By Mike Colias
General Motors Co. Chief Financial Officer Dhivya Suryadevara will leave the auto maker for online commerce firm Stripe Inc., a surprising departure for one of the auto maker's fastest-rising stars.
GM confirmed Tuesday that Ms. Suryadevara was leaving the company for an undisclosed opportunity outside the auto industry. San Francisco-based Stripe confirmed Ms. Suryadevara's hiring.
John Stapleton, GM's chief financial officer for North America, was named acting global finance chief while the company conducts a search, GM said.
Ms. Suryadevara has been one of the highest-profile executives in the auto industry, a sector long dominated by men. GM Chief Executive Mary Barra, the first woman to lead a major car company, has assembled an executive team and board lauded for female representation, including six of its 11 directors.
Ms. Suryadevara's resignation marks the second big executive change in Detroit during the past week. Last week, Ford Motor Co. elevated its operations chief, Jim Farley, to be its new chief executive, succeeding Jim Hackett, who is set to retire Oct. 1.
Her departure comes as GM tries to regain its footing following the pandemic-related shutdown of its factories this spring, which resulted in the company burning through $9 billion in cash during the second quarter and sent executives scrambling to borrow money. Ms. Suryadevara led efforts to add more than $20 billion to the balance sheet from fresh debt to weather the crisis.
GM shares rose about 3.5% in morning trading Tuesday, to $29.07.
Ms. Suryadevara will become CFO at Stripe, which provides software to help companies process online payments. The startup was valued at $35 billion following an investment round in September.
Stripe said Ms. Suryadevara will help the company as it expands its global operations. The 2,800-employee company has brought its payments-processing service to 15 new countries in the past year, it said.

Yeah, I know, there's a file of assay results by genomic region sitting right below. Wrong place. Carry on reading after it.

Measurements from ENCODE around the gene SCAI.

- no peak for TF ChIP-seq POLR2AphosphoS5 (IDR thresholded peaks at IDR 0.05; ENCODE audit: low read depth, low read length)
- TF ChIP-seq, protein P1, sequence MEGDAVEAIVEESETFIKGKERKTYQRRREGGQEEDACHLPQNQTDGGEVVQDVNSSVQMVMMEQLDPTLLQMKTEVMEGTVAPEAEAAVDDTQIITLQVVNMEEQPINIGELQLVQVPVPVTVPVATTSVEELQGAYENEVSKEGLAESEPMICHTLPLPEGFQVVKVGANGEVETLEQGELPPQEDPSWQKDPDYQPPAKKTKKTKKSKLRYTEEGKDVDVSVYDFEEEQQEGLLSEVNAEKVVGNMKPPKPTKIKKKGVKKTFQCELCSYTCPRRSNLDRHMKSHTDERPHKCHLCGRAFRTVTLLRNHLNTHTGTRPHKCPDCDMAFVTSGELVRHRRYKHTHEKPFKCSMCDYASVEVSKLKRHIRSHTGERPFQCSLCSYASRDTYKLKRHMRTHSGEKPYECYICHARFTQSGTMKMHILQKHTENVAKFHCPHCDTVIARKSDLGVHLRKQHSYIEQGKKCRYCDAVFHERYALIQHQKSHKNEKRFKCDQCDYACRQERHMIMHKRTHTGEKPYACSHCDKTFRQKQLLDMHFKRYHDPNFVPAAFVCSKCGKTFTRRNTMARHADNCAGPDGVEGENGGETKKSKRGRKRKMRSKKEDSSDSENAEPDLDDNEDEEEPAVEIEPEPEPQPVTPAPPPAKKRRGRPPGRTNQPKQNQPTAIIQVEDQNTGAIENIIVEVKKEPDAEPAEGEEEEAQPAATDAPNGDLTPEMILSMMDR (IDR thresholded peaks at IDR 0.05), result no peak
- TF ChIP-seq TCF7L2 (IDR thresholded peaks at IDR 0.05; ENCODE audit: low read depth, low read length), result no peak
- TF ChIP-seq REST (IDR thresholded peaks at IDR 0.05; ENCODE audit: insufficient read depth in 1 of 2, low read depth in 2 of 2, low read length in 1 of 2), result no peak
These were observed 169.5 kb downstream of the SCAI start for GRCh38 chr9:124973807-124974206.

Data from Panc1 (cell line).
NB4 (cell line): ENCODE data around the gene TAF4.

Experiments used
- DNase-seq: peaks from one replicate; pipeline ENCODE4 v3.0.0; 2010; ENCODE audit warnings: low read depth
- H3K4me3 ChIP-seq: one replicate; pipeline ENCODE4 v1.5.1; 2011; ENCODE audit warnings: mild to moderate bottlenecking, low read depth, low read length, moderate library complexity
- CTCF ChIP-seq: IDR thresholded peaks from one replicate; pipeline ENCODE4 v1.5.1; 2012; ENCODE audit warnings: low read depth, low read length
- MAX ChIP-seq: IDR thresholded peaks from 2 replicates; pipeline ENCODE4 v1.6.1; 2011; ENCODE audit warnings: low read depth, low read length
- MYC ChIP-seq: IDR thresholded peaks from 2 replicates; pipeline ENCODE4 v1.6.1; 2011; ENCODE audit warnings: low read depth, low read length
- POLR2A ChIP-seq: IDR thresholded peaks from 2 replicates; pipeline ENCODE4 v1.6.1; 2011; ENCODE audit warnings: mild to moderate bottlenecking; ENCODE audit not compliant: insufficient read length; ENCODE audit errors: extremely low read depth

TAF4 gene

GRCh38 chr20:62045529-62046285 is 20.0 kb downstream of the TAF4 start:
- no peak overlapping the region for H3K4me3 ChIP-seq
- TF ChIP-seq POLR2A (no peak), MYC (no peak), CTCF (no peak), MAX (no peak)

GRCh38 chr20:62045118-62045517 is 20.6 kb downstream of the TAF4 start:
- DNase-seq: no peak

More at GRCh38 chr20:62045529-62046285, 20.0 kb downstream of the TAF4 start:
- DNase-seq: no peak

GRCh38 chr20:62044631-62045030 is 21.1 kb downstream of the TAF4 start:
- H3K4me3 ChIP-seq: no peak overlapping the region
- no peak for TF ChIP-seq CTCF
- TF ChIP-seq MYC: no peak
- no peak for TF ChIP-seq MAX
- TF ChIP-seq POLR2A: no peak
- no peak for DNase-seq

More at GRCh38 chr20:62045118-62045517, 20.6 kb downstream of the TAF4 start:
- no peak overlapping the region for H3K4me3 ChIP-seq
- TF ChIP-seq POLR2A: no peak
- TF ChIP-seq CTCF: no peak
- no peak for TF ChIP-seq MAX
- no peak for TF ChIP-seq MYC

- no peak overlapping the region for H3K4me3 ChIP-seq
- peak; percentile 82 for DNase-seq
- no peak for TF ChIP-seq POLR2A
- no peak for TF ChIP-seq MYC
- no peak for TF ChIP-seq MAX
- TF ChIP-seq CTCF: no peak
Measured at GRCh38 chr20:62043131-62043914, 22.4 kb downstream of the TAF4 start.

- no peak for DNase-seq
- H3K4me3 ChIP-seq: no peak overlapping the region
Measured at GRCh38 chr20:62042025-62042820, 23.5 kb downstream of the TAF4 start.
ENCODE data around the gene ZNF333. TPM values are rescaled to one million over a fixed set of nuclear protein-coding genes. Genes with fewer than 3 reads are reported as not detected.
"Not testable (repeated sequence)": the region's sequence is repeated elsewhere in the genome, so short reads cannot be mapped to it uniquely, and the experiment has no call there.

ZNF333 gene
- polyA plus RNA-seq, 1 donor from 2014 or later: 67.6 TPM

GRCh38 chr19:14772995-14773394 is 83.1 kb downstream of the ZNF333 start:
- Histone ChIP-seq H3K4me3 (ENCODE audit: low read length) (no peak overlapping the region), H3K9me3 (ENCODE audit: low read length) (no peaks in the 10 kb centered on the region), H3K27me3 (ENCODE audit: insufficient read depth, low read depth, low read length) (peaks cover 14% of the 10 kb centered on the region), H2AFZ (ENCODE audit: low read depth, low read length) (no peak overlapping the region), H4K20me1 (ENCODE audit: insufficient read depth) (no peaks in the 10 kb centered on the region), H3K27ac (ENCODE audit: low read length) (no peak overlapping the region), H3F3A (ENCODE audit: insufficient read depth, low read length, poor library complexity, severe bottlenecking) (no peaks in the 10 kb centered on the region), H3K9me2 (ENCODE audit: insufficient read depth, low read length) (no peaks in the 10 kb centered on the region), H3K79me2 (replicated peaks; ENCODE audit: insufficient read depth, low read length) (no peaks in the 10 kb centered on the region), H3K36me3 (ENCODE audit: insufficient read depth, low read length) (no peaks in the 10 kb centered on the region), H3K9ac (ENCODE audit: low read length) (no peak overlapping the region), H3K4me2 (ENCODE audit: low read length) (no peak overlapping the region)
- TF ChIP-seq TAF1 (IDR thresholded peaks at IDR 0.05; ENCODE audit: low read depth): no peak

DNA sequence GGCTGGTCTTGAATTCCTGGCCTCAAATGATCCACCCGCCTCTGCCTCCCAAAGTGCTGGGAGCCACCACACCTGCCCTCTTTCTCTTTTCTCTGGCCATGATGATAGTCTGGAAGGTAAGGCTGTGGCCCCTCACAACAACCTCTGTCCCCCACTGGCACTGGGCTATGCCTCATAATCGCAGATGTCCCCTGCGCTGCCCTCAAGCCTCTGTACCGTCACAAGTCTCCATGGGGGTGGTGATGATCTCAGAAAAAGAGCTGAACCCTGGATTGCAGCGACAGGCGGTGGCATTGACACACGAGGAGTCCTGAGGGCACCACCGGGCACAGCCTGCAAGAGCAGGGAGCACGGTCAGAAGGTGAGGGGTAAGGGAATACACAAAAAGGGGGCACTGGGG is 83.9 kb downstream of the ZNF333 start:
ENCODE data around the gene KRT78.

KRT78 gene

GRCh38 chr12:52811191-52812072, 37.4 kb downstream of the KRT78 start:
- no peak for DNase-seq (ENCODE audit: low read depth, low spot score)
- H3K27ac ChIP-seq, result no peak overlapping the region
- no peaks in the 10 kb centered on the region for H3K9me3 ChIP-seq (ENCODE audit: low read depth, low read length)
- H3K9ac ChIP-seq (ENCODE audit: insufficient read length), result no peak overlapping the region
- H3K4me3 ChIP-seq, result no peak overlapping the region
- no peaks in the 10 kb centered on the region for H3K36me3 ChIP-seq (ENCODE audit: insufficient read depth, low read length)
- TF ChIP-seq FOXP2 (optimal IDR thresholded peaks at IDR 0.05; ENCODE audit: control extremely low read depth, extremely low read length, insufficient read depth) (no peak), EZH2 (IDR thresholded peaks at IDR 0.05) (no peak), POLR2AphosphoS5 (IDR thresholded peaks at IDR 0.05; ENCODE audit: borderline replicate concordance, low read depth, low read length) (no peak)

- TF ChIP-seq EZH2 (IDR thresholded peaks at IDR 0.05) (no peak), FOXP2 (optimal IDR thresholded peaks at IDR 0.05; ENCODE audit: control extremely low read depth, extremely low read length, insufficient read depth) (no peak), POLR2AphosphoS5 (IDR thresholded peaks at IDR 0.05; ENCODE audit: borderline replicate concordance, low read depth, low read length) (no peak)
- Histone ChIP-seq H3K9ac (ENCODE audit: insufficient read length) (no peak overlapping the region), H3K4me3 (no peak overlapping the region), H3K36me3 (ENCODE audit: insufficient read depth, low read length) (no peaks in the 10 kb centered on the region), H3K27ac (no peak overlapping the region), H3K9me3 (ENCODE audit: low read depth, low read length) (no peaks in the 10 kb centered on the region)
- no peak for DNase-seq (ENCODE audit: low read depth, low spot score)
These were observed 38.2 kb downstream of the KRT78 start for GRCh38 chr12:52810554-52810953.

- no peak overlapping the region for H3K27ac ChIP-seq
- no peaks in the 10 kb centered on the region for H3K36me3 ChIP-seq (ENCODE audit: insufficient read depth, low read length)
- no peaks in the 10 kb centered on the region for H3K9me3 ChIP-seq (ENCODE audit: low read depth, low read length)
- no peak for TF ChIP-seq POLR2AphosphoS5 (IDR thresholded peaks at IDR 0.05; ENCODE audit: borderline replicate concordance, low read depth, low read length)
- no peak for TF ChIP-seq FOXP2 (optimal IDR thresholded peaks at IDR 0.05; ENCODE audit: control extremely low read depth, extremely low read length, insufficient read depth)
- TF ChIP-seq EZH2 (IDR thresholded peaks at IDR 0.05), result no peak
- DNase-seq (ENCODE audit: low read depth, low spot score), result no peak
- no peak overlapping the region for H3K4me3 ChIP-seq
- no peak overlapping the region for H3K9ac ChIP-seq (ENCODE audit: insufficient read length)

Ms. Suryadevara became GM;s CFO in 2018, at age 39, after rising through GM's finance ranks. The India native spent nearly her entire career at GM, joining the treasurer's office in New York in 2005.
One of Ms. Barra's trusted lieutenants, Ms. Suryadevara has overseen a cost-cutting push since taking over the top finance job, relying on the technique known as zero-based budgeting, which requires managers to start a budget from zero and justify every expense. She took a lead role in a restructuring of GM's U.S. operations initiated in late 2018 that included closing several factories and laying off thousands of salaried employees, people familiar with the matter have said. The plant closures drew harsh criticism from President Trump and lawmakers from both parties.
Ms. Suryadevara garnered a reputation among equity analysts for transparency. In May, when the pandemic's toll on the auto industry had yet to come into focus, she told analysts the company could lose between $7 billion and $9 billion in cash during the second quarter.
"You're knocking the cover off the ball on transparency, which is especially appreciated during times like this," Morgan Stanley analyst Adam Jonas told Ms. Suryadevara.
GM's efforts to cut costs and plow into growth areas like electric and autonomous cars have failed to lift its stock price. Shares have doubled since the early days of the pandemic but remain below the $33 IPO price when shares listed in 2010, a year after its government-led bankruptcy.
During her time as CFO, Ms. Suryadevara has emphasized the need for GM to boost free cash flow, believing sluggish cash generation was partly the reason for GM's languishing stock price, people familiar with her thinking have said.
"Free cash flow is a really important metric across any business," Ms. Suryadevara said in an interview last year. "It's a language everyone can speak. It's a language that investors, rating agencies and analysts understand."
Only 90 CFO positions at companies in the S&P 500 and Fortune 500 were held by women in 2020, a slight increase from 88 in 2019, according to the Crist|Kolder Volatility Report, which tracks recruitment trends in corporate leadership.
In her previous job as head of corporate finance, Ms. Suryadevara helped lead the sale of GM's European business in 2017, and was heavily involved in the acquisition of driverless-car startup Cruise Automation in 2016 for about $1 billion. Cruise last year was valued at about $19 billion.
Mr. Stapleton has been with GM since 1990 and has served as CFO of North America since 2014. The region fuels the bulk of GM's global profit.
Write to Mike Colias at Mike.Colias@wsj.com